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Charming Alice McDermott: Award-winning Novelist

By Mary Jo Dangel

Her novel Charming Billy was bound to be an award-winner: Irish-Catholic characters who have St. Anthony Messenger in their homes.

Q U I C K S C A N

Photo by
Mark Lee, Courtesy of Johns Hopkins University


Alice McDermott enjoys teaching a graduate-level writing class at Johns Hopkins University in Baltimore, Maryland.

 


Novelist Alice McDermott didn’t lose her sense of humor when she won the National Book Award in 1998 for Charming Billy. She had been nominated in 1987 for That Night. “I got used to not winning the first time,” she said afterward on PBS’s NewsHour With Jim Lehrer. “I realized when you don’t win, you get to finish your dessert, so I was looking forward to not winning.”

Alice was the surprise winner—renowned author Tom Wolfe was expected to grab the prize for A Man in Full. “It’s so ridiculous that we would even be compared,” she says. “We’re such different writers.” What they have in common, she explains, is the same publisher: Farrar, Straus & Giroux.

Alice McDermott laughs frequently as we discuss her life and career in the living room of the home she shares with her husband and three children in Bethesda, Maryland. She explains that they’re ready to begin a major remodeling and construction project, including an addition across the back of the house.

A typical week for Alice includes a day in Baltimore teaching a graduate-level writing class at Johns Hopkins, another day volunteering in the library at St. Bartholomew Elementary School in Bethesda and writing as much as possible in between—until the kids return home from school.


Life Experience

Many of Alice’s novels, including Charming Billy, feature middle-class Irish Catholics who live on Long Island. Although these fictional characters are not based on real people, many aspects of their lifestyle are familiar to the author, who has been to Ireland three times: as a student, on her honeymoon and recently on a family vacation.

Alice and her two older brothers were raised in a middle-class Irish-Catholic family on Long Island after World War II. Their parents were first-generation Irish-Americans who were orphaned as youngsters.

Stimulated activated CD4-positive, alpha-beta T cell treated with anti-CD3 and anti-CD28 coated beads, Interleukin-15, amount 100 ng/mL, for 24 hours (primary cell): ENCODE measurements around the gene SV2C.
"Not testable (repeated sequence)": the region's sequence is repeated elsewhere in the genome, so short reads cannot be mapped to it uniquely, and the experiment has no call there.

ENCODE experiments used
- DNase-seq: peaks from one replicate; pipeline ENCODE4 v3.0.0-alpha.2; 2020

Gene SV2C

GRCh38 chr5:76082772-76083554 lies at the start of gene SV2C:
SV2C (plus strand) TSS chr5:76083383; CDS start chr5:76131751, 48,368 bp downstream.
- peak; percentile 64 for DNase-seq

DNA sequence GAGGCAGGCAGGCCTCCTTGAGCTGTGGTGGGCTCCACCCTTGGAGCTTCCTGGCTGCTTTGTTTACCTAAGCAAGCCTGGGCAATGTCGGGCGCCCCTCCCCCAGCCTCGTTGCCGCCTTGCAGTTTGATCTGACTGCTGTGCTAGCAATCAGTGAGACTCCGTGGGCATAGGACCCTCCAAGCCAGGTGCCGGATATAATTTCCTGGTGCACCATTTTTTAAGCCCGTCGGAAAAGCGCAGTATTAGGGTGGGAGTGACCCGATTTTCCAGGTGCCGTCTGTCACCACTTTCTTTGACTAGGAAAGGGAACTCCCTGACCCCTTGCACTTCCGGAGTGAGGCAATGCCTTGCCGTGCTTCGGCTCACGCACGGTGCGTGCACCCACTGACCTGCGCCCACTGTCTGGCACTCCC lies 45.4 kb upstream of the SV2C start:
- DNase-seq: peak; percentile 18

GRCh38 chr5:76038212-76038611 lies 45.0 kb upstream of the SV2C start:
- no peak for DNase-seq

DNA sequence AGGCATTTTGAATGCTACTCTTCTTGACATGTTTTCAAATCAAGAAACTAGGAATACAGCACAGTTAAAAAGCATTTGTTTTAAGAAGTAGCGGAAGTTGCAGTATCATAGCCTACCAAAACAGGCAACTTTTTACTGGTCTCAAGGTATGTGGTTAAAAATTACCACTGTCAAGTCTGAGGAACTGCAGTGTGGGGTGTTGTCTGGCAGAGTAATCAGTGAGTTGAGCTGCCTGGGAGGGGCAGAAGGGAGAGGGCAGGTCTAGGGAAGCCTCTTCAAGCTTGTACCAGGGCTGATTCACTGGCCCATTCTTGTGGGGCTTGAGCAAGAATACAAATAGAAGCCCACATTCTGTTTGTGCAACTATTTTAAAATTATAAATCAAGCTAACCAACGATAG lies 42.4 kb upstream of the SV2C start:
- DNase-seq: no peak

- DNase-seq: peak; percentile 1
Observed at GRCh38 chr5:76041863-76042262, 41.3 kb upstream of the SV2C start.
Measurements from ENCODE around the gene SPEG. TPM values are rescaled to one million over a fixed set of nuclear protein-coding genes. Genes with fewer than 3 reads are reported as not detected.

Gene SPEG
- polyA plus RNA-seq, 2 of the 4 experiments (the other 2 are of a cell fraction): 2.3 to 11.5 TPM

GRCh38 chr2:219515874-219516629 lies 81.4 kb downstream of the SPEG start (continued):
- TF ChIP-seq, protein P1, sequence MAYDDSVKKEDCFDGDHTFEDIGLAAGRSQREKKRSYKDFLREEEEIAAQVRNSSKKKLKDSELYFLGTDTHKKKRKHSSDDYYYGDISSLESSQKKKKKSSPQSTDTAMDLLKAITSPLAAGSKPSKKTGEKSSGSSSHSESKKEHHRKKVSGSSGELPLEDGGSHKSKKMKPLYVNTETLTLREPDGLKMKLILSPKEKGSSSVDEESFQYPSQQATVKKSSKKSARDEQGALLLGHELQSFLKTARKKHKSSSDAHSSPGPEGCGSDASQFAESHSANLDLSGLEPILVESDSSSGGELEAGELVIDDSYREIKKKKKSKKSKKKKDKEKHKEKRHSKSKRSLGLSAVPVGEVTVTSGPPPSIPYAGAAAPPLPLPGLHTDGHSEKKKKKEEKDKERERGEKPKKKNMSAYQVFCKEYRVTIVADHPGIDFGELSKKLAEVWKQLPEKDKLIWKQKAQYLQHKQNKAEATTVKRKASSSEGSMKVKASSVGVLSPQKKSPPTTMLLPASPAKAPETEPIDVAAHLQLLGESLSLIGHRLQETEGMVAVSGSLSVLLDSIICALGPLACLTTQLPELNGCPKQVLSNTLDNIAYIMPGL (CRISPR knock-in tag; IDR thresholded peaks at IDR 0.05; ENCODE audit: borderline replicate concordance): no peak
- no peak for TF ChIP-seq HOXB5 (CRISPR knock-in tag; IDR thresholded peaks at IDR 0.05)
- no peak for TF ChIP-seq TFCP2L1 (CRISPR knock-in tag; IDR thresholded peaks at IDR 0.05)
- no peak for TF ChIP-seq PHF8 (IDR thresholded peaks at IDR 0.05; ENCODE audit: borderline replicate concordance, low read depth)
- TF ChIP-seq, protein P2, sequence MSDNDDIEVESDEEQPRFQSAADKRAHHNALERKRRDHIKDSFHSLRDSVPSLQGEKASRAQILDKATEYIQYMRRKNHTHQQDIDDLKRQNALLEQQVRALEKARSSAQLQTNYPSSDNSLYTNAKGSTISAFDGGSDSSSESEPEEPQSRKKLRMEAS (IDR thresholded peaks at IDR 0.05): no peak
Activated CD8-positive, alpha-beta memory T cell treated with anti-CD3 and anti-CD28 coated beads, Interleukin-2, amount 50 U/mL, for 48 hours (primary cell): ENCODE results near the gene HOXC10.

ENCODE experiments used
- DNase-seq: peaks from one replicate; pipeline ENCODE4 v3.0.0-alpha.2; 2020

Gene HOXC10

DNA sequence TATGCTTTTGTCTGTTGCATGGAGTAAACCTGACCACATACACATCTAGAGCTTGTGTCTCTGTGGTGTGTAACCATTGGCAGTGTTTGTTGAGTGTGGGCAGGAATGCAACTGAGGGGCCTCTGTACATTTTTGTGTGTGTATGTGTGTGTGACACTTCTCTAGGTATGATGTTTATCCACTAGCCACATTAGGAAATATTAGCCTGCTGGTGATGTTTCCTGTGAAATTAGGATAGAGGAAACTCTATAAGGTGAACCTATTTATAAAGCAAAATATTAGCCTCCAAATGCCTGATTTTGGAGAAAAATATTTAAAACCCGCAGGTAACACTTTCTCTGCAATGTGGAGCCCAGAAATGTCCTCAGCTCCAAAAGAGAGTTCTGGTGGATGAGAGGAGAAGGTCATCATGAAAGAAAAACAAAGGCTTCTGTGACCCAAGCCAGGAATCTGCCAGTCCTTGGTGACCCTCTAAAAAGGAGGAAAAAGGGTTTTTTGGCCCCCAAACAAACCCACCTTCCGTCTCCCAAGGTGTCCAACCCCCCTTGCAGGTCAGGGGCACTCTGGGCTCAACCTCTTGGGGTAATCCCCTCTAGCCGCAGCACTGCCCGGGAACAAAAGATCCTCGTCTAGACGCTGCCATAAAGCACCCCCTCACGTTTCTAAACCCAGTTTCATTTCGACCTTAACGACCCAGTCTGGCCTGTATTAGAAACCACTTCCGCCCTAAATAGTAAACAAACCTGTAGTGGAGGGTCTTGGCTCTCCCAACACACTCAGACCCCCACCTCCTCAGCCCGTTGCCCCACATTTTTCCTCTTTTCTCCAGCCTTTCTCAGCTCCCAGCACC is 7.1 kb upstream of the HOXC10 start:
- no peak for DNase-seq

Regarding her grandparents, Alice says, “I never knew any of them.” But she does recall one common characteristic of the grandparents of her friends, who were from various ethnic backgrounds: “For many years, I believed that if you were a grandparent, you had an accent.”

When young Alice was in elementary school at St. Boniface in Elmont, the large classes were taught by religious sisters. By the time she entered Sacred Heart Academy in Hempstead, changes from the Second Vatican Council had begun.

During her childhood, she kept a diary. As the youngest child and only daughter in a patriarchal family, she says, “I didn’t get to complete a lot of sentences at the dinner table. Both of my brothers became lawyers. Writing was a way for me to make my own world and work out my thoughts....I filled up notebooks and wrote a novel on looseleaf paper when I was 11 or 12.”

But she didn’t really consider being a professional writer until her undergraduate years at State University of New York “because I thought it was supposed to come easily if it was going to be a career,” she explains in Fiction Writer, “and it never felt like it came easily to me.” The author of four novels and numerous short stories says experience doesn’t make writing easier: “You acquire your expertise all over again with each new work.”

To celebrate the publication of her first short story in Ms., she went to a singles bar with some friends and met her future husband, David Armstrong. At the time, Alice was teaching at the University of New Hampshire, where she had earned her master’s degree in writing.

Today, David is a research scientist who commutes to Philadelphia. Over the years they have moved a few times because of his career. When they wanted to settle down, they selected Bethesda, where they had lived in the past. “The move was easy for the kids, going back to their old friends and their old school,” says Alice. Her mother, a widow since 1983, lives nearby.

The location, near Washington, D.C., is rich in cultural and historical sites, making it a great place to raise a family. Alice is quoted in a recent Washington Flyer article that asks local celebs to name their favorite places in the area. Her choices are the National Gallery of Art, because it’s “beautiful and peaceful,” and St. Aloysius Church, “a gorgeous place” she found because her oldest son attends school nearby.

Alice and her husband are the parents of two sons, Will, 15, and Patrick, seven, and one daughter, Eames (pronounced Aims), who is 12. Eames was “my maternal grandmother’s last name, the one who ‘danced herself to death,’” laughs Alice. She explains the family legend: When the aunt who raised Alice’s orphaned mother returned to Ireland for a visit, “The rumor back in their village was that my grandmother had gone to America and danced herself to death.”